But grassroots action is having an impact: thousands rallied against coal across India, and a very first Arab Day of Climate Action (Photos) organised by the Arab Youth Climate Movement occurred on November 10. In the US, the Sierra Club reports victories in stopping the coal rush.

A recent Price WaterhouseCoopers report warned that Business as usual Carbon emissions heading towards 6°C (10.8°F) of global warming this century. So there is widespread agreement from science and scientists, energy experts and experts in global economics and accounting that we are facing a climate meltdown.

Related: 4 Degrees or More? Climate Change: The Critical Decade - a speech by Professor Hans Joachim Schellnhuber, Director of PIK. The article includes a CSIRO media release on +4ÂșC scenarios for Australia's future climate. | Another view from Systemic Disorder: World Bank’s call for slowing global warming ignores own role

Monday, November 19, 2012

Study: Winds driving Record Antarctic Sea ice growth, global sea ice extent still declining



While the Arctic sea-ice has experienced a dramatic reduction, Antarctic sea ice continues to increase in extent hitting a new record in October this year. So what's going on?

The trend for a gradual increase in Antarctic Sea ice has puzzled scientists. Firstly, the gradual increase in Antarctic sea ice is far less than the amount of sea ice vanishing in the Arctic Sea. Global sea ice trend still shows a marked retreat.

But in the Antarctic working out why the sea ice trend has seen a one percent increase per decade since the 1970s has bamboozled the scientists. A new study based upon 18 years of detailed satellite ice motion measurements has put forward that it is primarily local winds pushing ice mainly north creating polyanas in the ice flows where more ice can easily form.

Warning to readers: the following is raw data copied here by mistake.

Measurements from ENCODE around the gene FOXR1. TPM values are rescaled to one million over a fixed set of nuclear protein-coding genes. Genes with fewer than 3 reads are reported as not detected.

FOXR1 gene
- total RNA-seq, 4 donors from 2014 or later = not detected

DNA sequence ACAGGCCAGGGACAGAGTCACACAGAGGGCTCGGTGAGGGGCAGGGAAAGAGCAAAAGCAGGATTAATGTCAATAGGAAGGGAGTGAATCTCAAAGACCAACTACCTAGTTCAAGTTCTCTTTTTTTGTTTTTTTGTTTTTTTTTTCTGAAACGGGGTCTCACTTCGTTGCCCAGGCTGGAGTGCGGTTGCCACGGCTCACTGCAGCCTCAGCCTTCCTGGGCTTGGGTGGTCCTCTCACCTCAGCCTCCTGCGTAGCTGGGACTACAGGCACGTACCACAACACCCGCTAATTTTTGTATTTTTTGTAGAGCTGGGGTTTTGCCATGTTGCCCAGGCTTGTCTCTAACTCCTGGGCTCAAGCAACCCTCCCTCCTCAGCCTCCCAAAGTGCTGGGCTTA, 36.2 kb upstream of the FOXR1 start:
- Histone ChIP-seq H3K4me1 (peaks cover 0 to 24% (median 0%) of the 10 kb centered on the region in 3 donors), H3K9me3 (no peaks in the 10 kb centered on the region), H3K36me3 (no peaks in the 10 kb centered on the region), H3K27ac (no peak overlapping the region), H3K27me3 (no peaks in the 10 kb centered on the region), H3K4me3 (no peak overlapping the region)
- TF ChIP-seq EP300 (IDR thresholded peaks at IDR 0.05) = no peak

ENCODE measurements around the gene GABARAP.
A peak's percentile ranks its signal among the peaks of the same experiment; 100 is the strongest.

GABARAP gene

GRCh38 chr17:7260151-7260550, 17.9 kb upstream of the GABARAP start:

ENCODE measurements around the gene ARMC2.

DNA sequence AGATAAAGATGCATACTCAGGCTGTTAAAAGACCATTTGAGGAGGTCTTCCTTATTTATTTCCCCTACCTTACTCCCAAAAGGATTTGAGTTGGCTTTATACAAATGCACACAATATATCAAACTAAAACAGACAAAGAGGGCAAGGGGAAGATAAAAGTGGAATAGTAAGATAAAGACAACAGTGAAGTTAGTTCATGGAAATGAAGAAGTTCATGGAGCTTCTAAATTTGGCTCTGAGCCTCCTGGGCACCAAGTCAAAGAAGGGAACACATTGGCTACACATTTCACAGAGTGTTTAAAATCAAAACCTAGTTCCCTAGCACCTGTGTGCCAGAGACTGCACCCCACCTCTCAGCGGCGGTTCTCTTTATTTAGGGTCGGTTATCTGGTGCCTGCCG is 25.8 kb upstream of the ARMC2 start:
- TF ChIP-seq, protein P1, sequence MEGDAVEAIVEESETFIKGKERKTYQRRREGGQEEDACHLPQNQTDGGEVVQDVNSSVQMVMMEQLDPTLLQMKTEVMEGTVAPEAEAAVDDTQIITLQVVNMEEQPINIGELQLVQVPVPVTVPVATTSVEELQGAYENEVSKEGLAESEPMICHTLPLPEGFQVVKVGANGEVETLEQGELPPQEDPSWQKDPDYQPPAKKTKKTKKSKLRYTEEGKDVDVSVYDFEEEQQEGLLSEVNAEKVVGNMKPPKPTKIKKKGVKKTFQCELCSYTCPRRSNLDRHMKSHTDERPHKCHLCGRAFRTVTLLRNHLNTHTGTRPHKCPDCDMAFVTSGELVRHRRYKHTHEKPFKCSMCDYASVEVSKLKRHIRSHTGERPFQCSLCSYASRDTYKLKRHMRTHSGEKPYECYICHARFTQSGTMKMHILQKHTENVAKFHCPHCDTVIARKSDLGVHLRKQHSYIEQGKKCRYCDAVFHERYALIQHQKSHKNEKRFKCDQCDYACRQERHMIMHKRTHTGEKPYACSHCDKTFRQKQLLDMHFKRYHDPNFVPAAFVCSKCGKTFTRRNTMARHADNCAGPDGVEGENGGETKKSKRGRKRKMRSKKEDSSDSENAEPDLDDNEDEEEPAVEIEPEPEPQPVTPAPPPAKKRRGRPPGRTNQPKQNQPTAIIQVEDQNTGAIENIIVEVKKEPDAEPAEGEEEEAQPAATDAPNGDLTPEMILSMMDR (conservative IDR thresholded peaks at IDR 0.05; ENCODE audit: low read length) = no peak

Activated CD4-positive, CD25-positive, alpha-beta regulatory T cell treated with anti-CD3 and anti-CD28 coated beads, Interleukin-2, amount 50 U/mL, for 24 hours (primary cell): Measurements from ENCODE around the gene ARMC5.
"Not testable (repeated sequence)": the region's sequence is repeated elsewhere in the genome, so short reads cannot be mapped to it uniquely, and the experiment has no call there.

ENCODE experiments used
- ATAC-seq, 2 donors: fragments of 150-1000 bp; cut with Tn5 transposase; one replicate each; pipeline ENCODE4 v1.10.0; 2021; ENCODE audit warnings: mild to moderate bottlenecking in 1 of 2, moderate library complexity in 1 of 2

Sunday, November 18, 2012

Climate change connection between Global temperatures, ice volume and sea level


There is a rapid response connection between polar temperature changes, ice volume and sea leavel according to a new method of dating of sea level records and comparing them with temperature data and ice core records for the last 150,000 years.

Previously the dating of ice-volume changes relied on the ‘Red Sea relative sea-level (RSL) record’. However this dating method did not have independent age control which inhibited detailed comparison with other well-dated climate parameters, such as temperature or CO2 records from ice cores from Greenland and Antarctica. The new method of dating the RSL record used Mediterranean data from radiometric (Uranium-series) dating of cave deposits which could be applied to the last glacial cycle reaching back 150,000 years, providing a continuous sea-level record with excellent independent age control.

According to the study sea level rise reached speeds of "at least 1.2 metres per century during all major episodes of ice-volume reduction" in the last 150,000 years.

One of the study authors, Professor Elco Rohling from the National Oceanography Centre Southampton said: "This is the first time that these rates could be measured for any other period than the end-of-ice age 'terminations/deglaciations'. Although it is always hard to step from palaeo reconstructions to future projections, it suggests that when significant ice-volume adjustments happen, they are rarely slow."

Friday, November 16, 2012

Climate change implications of new study on methane emissions in coal seam gas field


Coal seam gas has been touted as a green transitional fuel, far less polluting than coal, but a new study implies it may not be as green or climate friendly as the industry makes out. It hinges on the level of fugitive emissions produced in development and production of a gas field. A study by two scientists from Southern Cross University based in Lismore, northern NSW, detected much higher levels of the strong greenhouse gas methane around the Tara gas field on the Darling Downs of Queensland west of Brisbane.

Related: The Conversation: Mike Sandiford on A Lot of Hot Air in the Coal to Gas Transition| Renee Santoro on Methane makes shale gas a current climate danger

Action: Getup! have started a Dirtier than Coal? campaign calling on Federal Climate Change Minister Greg Combet to commission urgent research into the climate impacts of coal seam gas, and to make sure that CSG companies start accounting, and paying, for fugitive emissions.

Monday, November 12, 2012

Origin Energy under scrutiny over anti-renewables stance